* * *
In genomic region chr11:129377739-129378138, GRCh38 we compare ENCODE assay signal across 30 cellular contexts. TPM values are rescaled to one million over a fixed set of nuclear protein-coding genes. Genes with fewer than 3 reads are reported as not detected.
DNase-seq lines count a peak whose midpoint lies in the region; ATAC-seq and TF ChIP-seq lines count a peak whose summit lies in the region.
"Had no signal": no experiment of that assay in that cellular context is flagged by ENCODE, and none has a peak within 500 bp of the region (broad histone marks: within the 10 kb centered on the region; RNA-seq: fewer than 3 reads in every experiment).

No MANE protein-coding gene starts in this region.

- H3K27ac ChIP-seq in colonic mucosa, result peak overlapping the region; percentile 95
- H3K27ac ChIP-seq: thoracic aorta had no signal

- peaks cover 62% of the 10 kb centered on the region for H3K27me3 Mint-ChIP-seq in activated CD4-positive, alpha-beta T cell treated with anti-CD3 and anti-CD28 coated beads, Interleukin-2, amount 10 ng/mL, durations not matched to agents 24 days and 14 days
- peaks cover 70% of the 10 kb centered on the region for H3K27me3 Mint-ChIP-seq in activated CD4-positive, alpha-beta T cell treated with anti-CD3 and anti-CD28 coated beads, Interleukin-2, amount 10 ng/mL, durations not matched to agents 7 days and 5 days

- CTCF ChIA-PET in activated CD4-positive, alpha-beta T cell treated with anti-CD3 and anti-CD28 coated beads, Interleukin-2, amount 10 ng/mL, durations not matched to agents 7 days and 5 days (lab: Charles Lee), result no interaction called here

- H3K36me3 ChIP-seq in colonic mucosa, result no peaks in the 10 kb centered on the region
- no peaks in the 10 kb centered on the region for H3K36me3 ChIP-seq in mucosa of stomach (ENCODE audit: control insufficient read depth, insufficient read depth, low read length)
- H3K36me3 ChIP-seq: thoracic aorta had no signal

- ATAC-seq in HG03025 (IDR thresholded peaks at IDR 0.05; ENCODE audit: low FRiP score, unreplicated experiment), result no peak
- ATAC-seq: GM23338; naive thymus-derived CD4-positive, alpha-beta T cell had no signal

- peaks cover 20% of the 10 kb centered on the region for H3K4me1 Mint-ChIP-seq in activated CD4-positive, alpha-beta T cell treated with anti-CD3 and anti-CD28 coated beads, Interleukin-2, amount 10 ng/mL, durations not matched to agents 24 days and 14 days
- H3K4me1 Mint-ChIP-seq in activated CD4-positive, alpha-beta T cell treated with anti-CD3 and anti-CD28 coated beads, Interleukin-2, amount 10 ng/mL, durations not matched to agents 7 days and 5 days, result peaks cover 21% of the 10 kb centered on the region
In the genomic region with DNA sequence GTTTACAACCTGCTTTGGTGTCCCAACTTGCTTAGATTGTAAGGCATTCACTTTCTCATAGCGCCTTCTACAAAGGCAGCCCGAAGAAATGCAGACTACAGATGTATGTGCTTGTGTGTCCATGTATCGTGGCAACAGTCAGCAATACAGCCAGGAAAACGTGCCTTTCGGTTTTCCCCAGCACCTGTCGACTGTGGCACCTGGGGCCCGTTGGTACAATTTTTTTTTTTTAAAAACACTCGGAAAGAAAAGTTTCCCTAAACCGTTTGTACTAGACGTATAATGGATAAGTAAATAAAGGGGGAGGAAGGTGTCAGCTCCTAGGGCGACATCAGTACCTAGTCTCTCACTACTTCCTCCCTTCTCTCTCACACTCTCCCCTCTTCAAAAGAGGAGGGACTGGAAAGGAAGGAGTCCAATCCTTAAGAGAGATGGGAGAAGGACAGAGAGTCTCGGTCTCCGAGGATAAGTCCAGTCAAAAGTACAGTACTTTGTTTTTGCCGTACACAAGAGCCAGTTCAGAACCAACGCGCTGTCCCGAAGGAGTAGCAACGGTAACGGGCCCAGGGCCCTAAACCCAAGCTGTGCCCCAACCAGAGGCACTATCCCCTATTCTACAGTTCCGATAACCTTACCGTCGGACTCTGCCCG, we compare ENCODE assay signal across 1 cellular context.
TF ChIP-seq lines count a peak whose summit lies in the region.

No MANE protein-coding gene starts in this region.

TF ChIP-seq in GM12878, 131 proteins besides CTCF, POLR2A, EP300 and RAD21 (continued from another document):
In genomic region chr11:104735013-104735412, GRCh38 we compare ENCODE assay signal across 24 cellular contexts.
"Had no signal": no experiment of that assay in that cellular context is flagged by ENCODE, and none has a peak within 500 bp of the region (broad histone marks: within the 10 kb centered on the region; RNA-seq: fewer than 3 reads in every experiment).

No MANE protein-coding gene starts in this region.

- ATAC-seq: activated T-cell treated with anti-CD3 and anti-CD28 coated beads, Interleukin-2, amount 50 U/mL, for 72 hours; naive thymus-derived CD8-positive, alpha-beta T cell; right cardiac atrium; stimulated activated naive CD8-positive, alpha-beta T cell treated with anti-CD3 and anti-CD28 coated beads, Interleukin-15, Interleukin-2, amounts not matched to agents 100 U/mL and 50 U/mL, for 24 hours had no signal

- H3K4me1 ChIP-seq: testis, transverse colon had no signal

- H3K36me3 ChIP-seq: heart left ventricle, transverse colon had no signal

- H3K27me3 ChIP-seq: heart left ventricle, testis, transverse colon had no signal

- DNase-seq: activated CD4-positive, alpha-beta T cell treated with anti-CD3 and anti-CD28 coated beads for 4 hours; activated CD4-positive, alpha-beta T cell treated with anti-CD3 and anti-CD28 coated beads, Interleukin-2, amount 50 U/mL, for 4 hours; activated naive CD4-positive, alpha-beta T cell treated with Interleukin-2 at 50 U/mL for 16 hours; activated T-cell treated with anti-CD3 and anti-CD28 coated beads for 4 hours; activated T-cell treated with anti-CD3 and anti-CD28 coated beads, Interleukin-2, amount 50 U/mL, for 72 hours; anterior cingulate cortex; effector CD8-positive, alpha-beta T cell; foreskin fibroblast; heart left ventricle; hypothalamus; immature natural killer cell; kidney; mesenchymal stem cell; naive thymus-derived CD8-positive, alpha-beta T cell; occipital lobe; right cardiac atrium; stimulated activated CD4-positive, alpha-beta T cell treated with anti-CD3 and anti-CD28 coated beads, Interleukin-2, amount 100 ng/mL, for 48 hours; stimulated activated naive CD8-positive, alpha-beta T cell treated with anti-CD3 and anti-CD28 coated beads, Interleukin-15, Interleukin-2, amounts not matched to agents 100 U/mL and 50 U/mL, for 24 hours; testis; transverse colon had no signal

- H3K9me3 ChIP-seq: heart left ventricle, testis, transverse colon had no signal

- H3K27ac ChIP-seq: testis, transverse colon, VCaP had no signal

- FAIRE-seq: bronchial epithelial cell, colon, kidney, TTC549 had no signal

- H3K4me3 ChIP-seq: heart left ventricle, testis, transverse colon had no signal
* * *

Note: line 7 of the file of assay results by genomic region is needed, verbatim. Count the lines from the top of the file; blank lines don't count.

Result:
- peaks cover 62% of the 10 kb centered on the region for H3K27me3 Mint-ChIP-seq in activated CD4-positive, alpha-beta T cell treated with anti-CD3 and anti-CD28 coated beads, Interleukin-2, amount 10 ng/mL, durations not matched to agents 24 days and 14 days